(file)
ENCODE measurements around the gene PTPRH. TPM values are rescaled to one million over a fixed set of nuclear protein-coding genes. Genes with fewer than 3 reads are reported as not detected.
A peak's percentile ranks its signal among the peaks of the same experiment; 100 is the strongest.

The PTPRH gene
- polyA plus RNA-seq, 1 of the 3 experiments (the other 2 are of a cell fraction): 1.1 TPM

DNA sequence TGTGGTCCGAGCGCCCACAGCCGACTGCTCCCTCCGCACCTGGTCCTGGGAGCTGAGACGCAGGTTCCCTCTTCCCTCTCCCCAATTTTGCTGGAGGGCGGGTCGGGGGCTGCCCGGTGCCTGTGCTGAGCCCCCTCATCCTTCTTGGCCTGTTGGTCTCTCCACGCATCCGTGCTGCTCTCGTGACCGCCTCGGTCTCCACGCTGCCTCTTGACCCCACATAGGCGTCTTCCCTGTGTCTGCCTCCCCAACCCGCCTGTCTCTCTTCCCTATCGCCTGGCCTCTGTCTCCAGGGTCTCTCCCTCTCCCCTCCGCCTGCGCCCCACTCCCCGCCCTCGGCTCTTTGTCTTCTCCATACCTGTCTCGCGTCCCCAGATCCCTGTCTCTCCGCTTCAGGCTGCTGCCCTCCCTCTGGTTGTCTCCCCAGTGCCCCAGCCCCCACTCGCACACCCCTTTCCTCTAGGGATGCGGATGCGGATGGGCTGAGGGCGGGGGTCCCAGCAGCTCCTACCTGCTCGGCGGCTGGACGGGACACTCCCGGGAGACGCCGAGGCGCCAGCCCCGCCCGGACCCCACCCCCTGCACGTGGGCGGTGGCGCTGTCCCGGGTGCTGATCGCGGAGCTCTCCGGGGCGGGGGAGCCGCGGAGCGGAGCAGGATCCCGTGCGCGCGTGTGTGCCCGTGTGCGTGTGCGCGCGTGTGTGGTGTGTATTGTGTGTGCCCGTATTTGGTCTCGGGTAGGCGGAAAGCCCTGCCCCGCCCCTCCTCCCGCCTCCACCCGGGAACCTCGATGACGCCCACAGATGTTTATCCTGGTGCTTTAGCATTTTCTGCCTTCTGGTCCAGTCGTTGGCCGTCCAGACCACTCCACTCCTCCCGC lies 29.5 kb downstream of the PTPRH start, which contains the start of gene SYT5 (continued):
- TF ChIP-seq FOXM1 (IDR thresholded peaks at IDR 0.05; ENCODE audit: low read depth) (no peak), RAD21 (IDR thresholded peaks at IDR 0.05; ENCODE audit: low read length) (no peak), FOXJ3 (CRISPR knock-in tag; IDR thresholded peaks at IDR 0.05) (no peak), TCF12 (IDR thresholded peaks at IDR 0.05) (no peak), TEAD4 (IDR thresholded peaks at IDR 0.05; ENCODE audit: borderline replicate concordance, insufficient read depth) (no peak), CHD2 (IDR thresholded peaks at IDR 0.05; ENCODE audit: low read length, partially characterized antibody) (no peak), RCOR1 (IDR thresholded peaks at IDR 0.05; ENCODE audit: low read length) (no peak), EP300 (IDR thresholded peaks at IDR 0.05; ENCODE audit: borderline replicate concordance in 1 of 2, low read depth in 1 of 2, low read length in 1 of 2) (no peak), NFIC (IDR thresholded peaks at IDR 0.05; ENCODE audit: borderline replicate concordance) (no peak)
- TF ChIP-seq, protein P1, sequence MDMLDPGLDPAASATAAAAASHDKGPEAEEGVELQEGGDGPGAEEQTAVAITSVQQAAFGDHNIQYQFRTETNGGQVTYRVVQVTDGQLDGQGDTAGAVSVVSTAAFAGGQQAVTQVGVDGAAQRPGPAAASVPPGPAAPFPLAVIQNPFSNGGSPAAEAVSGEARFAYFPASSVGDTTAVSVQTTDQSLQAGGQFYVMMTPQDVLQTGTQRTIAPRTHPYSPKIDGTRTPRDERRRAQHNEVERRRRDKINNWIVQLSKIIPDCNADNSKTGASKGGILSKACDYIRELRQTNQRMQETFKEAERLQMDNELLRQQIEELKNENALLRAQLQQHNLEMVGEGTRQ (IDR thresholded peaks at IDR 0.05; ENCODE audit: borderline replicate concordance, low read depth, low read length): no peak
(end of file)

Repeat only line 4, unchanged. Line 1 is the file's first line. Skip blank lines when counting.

- polyA plus RNA-seq, 1 of the 3 experiments (the other 2 are of a cell fraction): 1.1 TPM